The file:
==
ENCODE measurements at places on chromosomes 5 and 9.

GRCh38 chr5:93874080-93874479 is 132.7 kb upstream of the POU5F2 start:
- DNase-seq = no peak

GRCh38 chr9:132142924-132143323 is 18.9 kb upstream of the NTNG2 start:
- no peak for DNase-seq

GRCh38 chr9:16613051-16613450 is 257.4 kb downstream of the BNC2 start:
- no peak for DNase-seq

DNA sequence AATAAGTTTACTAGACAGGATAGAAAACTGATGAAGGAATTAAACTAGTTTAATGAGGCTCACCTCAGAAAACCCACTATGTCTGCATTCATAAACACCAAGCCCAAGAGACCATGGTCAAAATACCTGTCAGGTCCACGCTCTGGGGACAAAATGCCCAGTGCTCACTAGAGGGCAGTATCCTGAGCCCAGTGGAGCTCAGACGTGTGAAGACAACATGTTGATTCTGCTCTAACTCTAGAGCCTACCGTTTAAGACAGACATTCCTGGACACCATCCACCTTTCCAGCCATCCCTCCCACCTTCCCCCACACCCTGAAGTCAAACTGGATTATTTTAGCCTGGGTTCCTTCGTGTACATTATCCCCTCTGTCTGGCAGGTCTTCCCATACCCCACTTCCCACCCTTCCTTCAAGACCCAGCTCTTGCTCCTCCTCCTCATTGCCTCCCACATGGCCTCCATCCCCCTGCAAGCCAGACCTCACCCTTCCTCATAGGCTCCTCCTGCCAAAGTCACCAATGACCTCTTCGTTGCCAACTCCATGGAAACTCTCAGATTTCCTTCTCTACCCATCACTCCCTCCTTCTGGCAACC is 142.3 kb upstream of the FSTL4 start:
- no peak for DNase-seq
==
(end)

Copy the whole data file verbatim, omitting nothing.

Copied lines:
ENCODE measurements at places on chromosomes 5 and 9.

GRCh38 chr5:93874080-93874479 is 132.7 kb upstream of the POU5F2 start:
- DNase-seq = no peak

GRCh38 chr9:132142924-132143323 is 18.9 kb upstream of the NTNG2 start:
- no peak for DNase-seq

GRCh38 chr9:16613051-16613450 is 257.4 kb downstream of the BNC2 start:
- no peak for DNase-seq

DNA sequence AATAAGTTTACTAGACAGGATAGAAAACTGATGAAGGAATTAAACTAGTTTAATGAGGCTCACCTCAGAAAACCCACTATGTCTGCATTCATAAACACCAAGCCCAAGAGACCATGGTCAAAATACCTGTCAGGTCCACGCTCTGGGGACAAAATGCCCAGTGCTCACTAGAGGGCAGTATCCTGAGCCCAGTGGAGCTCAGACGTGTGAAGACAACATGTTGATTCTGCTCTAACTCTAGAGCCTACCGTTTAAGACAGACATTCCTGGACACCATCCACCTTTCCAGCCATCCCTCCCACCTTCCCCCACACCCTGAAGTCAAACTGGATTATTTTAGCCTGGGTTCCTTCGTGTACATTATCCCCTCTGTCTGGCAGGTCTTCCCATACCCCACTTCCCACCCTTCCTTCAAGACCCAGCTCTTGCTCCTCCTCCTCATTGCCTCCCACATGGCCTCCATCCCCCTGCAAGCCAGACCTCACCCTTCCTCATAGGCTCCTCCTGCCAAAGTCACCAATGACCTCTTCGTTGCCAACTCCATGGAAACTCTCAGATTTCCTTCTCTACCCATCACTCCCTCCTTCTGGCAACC is 142.3 kb upstream of the FSTL4 start:
- no peak for DNase-seq